What a stench! He could not believe that these posh houses had so much of stinking garbage in them.
A blob of fatty meat was all he could find. The day had thus begun and many more were to follow.
Moti the mongrel survived.
…As the noose tightened, tears welled up in those doleful eyes and the expression his face almost turned human….
The neighborhood was not that bad after all. Almost everyone, including that lady threw him a morsel or two. There were quite a few dogs around, all breeds, well-groomed, tics free and with fine, lovely collars. They went for joy rides in their masters’ cars, proudly poking their heads out.
Why is that only he had to seek his food in the garbage bin? Why only he had sores on his shriveled belly? He could bark, he could run and take orders like any other dog. But why then, no morning walks for him, no joy rides in the cars, not even a pat on the back?
Then it flashed.
He had no collar. With the collar missing he was an urchin, an orphan, the humans would put it. This reckoning made him sad, he longed for a collar.
The season had changed. There was fragrance in the air and a strange crispness in his body. As if in tune with this new feeling, all the dogs around him turned friendly. They came and brushed against him, sniffed and nuzzled, of course, much to the dissatisfaction of their masters.
There was fun and frolic all around as all the dogs, along with him, ran up and down the roads and gullies in gay abandon. Next to those three months in the house, the memory of which was now on the wane, this was the best period in his young life.
But yet, he felt incomplete without a collar, an alien to the melee that was rampant around him. The collar, by now, had become and obsession with him.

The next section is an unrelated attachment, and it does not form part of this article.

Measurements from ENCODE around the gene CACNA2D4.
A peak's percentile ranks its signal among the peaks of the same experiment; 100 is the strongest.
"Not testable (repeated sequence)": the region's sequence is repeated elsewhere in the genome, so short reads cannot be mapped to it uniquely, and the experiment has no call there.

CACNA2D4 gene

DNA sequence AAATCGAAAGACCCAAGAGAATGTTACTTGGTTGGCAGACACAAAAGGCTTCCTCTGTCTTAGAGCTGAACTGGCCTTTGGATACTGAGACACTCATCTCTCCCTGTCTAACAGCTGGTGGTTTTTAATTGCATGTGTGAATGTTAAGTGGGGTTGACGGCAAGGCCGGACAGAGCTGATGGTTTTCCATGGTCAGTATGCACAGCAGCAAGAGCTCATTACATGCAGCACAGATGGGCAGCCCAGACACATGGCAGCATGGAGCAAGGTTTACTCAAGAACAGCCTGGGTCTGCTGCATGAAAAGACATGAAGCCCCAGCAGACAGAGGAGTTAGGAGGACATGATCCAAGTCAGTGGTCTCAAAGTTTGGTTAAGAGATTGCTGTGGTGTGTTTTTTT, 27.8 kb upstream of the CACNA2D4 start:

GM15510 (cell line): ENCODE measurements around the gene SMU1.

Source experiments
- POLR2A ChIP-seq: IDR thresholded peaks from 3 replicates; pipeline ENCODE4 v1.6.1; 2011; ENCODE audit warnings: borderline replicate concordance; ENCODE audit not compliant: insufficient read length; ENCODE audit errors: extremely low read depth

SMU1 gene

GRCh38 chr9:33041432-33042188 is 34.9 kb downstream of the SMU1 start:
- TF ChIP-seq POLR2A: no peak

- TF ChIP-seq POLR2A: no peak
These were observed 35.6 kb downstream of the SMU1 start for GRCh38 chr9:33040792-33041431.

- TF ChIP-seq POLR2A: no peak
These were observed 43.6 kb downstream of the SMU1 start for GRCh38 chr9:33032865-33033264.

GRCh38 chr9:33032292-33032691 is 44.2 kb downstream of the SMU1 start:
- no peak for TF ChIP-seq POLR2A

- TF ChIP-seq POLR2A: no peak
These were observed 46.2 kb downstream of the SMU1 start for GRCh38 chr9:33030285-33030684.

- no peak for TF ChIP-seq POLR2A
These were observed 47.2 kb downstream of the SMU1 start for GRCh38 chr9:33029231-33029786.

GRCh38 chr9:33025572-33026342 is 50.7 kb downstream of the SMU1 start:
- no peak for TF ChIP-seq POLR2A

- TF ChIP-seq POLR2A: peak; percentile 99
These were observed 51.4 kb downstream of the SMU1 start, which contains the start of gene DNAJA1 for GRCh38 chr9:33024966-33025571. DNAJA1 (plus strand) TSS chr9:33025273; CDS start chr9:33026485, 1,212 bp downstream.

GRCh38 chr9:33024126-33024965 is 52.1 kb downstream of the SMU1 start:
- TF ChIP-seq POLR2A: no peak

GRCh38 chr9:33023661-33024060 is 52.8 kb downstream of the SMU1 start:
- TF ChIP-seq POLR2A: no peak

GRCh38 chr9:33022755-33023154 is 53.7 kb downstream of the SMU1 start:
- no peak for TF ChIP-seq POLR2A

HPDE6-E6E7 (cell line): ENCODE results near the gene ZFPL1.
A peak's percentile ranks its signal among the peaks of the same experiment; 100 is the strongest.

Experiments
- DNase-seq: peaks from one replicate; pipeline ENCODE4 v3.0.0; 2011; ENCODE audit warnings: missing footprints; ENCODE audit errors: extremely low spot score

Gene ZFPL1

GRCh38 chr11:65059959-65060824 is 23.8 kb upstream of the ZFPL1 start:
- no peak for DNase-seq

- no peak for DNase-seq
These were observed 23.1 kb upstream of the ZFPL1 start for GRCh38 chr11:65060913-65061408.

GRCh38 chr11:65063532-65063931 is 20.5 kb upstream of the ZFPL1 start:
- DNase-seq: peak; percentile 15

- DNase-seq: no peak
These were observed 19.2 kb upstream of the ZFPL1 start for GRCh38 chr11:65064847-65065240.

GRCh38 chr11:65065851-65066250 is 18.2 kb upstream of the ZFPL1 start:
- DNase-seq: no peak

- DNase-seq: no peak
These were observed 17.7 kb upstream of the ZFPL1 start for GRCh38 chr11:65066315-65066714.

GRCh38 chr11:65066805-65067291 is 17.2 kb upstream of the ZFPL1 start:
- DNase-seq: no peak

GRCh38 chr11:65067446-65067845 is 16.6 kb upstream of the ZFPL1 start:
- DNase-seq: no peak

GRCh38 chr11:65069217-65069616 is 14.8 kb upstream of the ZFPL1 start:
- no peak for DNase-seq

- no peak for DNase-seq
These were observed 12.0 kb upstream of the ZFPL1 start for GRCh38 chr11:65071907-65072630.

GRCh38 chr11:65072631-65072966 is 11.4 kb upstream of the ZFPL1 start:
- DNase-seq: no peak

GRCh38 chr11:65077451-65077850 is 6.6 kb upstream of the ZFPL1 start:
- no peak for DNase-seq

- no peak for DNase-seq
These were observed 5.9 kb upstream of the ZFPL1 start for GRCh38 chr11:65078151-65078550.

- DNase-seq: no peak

It was a lovely morning.
Quite a few of the dogs have been running up and down the road and the main junction, panting and foaming when a huge cage-like vehicle appeared from nowhere and stopped. There was absolute silence all around as the dogs froze in their tracks, sensing something.
And then, as if responding to a signal, they took off in different directions, leaving him alone.
He stood there, trembling uncontrollably, panting and foaming at the same time, as two men emerged from the vehicle with long sticks in their hands.
There were shining loops at the tips of these sticks. They looked something like collars.
Thrilled, he stiffened for a brief second but relaxed instantly.
Somebody had atlast come to him with collars.
Why are you approaching me with so much caution, he wanted to ask them as he stood in benevolent anticipation for the collar to adorn his neck.
And it did.
"Very strange indeed!" muttered the first dogcatcher to the other. "This one hardly struggled," he peered as the last tremor ran through the dog. He began to drag the carcass to the vehicle.
"Looks like the dogs too have learned to weep!" observed the other. "As the noose tightened, tears welled up in those doleful eyes and the expression his face almost turned human!"
Originally published in Deccan Herald.
Translated by the Author in Konkani and published in Raknno.
Published in ‘PRATEECHI’ A Literary Digest of West Indian Languages 1992-93, Sahitya Akademi.
Translated in Kannada by Shri M.P.Prakash, present Home Minister of Karnataka and published in Kannada Prabha on 6 November 2006
Author: Edwin JF DSouza- Mangalore